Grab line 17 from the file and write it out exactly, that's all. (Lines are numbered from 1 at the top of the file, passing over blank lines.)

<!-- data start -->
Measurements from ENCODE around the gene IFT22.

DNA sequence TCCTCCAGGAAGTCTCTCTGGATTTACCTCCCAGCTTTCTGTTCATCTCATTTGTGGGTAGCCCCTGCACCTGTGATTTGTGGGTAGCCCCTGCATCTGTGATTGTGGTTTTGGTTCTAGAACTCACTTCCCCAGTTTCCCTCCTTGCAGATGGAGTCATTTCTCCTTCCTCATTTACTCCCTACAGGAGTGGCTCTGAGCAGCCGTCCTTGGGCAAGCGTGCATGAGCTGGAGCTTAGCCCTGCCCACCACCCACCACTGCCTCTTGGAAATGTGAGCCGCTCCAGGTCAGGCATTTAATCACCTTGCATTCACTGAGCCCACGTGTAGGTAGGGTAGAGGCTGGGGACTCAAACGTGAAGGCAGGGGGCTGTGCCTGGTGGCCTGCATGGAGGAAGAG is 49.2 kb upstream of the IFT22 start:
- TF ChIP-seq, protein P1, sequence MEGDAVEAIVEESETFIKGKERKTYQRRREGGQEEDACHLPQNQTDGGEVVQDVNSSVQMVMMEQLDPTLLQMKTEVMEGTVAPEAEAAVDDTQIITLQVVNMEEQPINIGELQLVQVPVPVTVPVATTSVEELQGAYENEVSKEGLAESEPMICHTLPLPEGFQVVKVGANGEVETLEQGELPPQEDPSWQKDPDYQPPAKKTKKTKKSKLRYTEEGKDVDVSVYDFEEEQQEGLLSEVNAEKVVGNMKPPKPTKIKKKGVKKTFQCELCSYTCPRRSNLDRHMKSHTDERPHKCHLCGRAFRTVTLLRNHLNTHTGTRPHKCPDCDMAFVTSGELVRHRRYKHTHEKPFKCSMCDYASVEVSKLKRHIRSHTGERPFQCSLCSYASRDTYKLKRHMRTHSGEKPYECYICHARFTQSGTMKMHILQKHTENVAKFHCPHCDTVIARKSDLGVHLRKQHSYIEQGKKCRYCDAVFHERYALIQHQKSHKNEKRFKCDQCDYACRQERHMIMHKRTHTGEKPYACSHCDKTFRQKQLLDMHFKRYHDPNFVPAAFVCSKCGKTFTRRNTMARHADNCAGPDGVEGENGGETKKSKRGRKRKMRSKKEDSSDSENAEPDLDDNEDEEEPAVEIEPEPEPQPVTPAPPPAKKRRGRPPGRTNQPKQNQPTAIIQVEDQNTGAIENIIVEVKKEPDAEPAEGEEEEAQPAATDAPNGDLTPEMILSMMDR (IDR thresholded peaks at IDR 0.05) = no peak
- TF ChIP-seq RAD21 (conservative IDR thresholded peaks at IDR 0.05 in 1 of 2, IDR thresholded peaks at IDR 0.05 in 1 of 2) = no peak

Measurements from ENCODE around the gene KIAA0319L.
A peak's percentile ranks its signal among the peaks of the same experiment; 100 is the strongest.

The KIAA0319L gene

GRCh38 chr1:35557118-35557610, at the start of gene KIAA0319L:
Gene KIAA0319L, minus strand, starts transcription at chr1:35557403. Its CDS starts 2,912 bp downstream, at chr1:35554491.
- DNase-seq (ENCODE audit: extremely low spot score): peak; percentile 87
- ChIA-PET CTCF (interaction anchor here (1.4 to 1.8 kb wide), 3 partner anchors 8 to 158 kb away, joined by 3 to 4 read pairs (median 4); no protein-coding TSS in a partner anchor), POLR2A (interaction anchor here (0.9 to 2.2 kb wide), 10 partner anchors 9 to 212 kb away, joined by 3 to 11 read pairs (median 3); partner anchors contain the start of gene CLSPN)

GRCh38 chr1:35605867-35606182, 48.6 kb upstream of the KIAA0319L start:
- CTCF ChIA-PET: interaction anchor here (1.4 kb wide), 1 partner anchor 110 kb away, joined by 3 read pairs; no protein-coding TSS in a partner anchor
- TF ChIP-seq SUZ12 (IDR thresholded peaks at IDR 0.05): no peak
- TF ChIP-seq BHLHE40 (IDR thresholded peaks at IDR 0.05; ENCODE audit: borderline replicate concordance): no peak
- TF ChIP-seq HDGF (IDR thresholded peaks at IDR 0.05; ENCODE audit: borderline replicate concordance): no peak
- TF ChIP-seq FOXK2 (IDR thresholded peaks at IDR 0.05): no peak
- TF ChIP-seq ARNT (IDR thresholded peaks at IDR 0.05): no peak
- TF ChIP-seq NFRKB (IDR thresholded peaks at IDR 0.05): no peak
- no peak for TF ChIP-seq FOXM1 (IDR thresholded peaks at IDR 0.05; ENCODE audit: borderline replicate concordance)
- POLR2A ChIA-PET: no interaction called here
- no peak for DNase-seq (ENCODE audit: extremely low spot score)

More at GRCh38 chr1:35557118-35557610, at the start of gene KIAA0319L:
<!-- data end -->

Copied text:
- TF ChIP-seq FOXK2 (IDR thresholded peaks at IDR 0.05): no peak